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Friday December 3rd

'Racial gerrymanders' to stand on election day

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The judges, two district and one federal, found the state’s 2011 redistricting maps for the NC House and Senate to be “racial gerrymanders” and in violation of the Equal Protection Clause of the U.S. Constitution.

But given time constraints, the 28 challenged districts will stand for this year’s elections.

“I think we understand that at this late date, it would be very, very difficult to have a remedy for 2016,” said Allison Riggs, a staff attorney for the Southern Coalition for Social Justice.

Riggs said the organization told the court that special primaries could have been slotted for August if a panel decision had come out by June.

Elliot Engstrom, a fellow at Elon Law School, said given all of the districts affected by the panel’s ruling, there would not be sufficient time to correct the maps by November.

“Effectively, (the ruling) means that they might need to redraw the entire map,” Engstrom said. “And there’s just no way that could be done before the election.”

N.C. Rep. David Lewis, R-Harnett, involved with the 2011 House redistricting map, said he was disappointed in the panel’s opinion.

“However, we are relieved for voters that the district court did not disrupt the current election that is already underway,” he said in a statement. “Our attorneys are currently reviewing the ruling and evaluating next steps.”

Definitive action might be possible before remedial districts are created in 2018, Riggs said. The panel encouraged the Southern Coalition for Social Justice to seek relief earlier, which Riggs thinks might take the form of a 2017 special election for one-year terms.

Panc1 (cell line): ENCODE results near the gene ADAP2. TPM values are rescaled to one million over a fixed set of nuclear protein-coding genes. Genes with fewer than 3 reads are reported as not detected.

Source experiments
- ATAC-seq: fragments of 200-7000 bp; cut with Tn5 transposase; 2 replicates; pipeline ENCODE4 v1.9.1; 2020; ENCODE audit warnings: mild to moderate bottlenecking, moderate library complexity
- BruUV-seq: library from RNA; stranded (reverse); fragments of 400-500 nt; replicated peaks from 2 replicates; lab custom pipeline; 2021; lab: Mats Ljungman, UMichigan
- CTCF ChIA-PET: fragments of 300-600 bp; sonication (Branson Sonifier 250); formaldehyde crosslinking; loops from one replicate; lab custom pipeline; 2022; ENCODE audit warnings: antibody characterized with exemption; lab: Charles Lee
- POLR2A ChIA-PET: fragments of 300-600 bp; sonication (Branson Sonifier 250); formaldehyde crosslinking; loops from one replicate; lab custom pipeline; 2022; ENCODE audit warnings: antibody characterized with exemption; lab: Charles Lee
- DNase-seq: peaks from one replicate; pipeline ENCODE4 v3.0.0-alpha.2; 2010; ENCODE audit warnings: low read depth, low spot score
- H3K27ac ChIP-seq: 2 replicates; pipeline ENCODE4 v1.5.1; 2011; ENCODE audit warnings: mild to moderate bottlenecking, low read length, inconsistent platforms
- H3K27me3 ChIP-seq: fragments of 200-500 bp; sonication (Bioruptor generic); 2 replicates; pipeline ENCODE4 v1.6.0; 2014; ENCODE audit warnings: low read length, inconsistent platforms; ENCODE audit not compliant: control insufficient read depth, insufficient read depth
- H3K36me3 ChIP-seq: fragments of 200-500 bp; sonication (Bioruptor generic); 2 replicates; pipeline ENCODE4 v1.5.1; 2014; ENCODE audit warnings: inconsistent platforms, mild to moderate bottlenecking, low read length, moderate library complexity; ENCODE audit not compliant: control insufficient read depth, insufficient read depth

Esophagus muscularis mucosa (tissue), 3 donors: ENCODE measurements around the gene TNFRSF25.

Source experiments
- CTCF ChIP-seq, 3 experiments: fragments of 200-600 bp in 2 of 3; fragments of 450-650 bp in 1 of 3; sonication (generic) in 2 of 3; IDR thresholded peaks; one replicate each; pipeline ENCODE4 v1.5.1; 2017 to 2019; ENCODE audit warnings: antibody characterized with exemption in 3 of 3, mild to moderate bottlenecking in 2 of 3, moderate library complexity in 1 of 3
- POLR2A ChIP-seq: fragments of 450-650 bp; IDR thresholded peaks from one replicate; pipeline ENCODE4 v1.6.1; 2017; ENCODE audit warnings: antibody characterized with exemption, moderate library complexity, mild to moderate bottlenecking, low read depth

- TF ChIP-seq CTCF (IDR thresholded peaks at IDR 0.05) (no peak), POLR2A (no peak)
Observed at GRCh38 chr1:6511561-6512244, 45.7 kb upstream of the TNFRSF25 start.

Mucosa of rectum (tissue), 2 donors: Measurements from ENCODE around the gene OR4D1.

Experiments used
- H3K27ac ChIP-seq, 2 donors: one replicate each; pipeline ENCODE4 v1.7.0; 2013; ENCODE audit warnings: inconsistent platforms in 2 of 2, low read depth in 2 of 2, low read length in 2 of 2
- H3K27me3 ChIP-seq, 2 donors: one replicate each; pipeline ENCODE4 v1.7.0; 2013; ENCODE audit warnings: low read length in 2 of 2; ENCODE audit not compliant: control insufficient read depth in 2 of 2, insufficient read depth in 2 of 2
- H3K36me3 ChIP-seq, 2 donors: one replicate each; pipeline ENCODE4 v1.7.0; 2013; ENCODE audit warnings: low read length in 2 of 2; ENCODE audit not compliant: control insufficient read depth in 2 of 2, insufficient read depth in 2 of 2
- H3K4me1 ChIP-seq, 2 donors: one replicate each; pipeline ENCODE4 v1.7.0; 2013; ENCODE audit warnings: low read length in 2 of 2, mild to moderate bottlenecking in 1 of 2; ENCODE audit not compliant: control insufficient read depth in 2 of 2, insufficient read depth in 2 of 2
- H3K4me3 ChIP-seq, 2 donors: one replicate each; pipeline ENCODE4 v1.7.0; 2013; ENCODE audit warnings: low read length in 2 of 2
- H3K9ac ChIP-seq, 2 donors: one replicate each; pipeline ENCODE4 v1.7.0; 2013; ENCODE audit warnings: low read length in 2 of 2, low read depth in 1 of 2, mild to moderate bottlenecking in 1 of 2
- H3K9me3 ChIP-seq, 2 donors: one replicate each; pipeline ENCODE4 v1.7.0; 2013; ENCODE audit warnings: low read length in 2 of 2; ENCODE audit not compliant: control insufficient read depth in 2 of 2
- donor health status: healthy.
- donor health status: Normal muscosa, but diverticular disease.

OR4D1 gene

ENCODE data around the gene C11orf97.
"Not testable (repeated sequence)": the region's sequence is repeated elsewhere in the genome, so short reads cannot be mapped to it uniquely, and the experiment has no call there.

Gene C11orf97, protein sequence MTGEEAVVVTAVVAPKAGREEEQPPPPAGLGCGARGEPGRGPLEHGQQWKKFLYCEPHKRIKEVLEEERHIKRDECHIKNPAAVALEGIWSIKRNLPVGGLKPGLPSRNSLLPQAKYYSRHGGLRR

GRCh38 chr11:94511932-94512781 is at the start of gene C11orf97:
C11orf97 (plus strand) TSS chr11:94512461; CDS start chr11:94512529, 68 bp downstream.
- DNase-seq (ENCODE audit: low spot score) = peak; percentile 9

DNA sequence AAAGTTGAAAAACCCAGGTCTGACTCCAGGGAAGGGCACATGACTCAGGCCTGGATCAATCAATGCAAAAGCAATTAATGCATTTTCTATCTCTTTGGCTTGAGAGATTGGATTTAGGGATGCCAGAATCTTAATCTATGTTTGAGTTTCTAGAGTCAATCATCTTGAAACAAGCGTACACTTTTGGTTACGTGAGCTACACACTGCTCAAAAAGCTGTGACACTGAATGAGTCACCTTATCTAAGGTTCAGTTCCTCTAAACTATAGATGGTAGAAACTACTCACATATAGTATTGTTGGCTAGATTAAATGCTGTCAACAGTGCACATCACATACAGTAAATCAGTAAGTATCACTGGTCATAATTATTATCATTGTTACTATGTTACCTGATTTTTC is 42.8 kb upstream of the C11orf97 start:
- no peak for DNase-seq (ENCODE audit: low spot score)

N.C. Sen. Bob Rucho, R-Mecklenburg, who had a hand in drawing the 2011 Senate map, and state Gov. Pat McCrory could not be reached for comment.

For Bob Phillips, executive director of Common Cause North Carolina — which filed a suit challenging the state’s 2016 U.S. Congressional districts as being partisan gerrymandering — November could seem complicated to voters.

“This just creates more confusion and skepticism amongst the public — particularly (for) younger people who are beginning to pay attention, maybe voting for the very first time in their lives,” he said.

Riggs said the unconstitutional districts call into question the legitimacy of election results.

“You’ve elected representatives who will be the controlling party in the legislature out of a plan that’s an unconstitutional racial gerrymander,” she said.

But that shouldn’t stop North Carolinians from making it to the polls, Riggs said.

“Even when unconstitutionally gerrymandered, your vote still matters, and if enough people turn out, you can overcome the way they’ve tried to game the system,” she said.

‘Learn your lesson’

Since 2011, North Carolina has had six voting laws struck down to be unconstitutional by federal courts, Riggs said.

“At some point, you’ve got to say, ‘My God, people, learn your lesson. Stop wasting everybody’s time,’” she said.

Independent redistricting has at times been lauded as a potential solution to redistricting issues.

But Engstrom wonders whether an independent commission could ever be truly or politically independent.

Phillips said having explicit criteria for drawing districts could streamline any process.

“If you have that and you have full sunshine and transparency, who draws the map is important but maybe not as important and key as having criteria that completely eliminates politics,” he said.

@CLRlyCorey

state@dailytarheel.com



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